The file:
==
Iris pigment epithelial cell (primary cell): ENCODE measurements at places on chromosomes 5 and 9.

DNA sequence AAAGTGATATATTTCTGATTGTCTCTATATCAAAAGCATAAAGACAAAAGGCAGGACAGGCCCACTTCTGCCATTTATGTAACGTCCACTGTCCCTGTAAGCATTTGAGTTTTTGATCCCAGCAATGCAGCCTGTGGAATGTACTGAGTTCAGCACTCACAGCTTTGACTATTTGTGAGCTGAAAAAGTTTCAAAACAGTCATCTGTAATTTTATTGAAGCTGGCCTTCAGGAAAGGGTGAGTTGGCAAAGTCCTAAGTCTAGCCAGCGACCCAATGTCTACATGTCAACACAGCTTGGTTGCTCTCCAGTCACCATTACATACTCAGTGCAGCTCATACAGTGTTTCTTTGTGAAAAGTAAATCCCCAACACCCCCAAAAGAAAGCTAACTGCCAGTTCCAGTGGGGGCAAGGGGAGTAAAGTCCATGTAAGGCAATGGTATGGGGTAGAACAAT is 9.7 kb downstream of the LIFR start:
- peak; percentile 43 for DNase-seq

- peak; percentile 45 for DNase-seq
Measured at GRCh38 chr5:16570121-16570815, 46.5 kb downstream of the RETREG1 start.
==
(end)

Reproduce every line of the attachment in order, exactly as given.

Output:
Iris pigment epithelial cell (primary cell): ENCODE measurements at places on chromosomes 5 and 9.

DNA sequence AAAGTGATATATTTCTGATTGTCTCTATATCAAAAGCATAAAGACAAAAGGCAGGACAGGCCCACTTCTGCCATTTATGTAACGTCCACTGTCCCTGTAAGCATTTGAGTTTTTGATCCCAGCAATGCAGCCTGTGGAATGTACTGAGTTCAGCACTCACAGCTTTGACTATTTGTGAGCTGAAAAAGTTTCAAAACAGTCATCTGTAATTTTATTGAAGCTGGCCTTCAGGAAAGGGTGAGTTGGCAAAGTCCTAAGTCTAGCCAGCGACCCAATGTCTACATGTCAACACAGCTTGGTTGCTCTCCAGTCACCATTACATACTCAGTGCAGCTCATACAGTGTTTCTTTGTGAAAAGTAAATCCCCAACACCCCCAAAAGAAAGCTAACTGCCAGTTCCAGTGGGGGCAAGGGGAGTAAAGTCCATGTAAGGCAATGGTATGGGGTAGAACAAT is 9.7 kb downstream of the LIFR start:
- peak; percentile 43 for DNase-seq

- peak; percentile 45 for DNase-seq
Measured at GRCh38 chr5:16570121-16570815, 46.5 kb downstream of the RETREG1 start.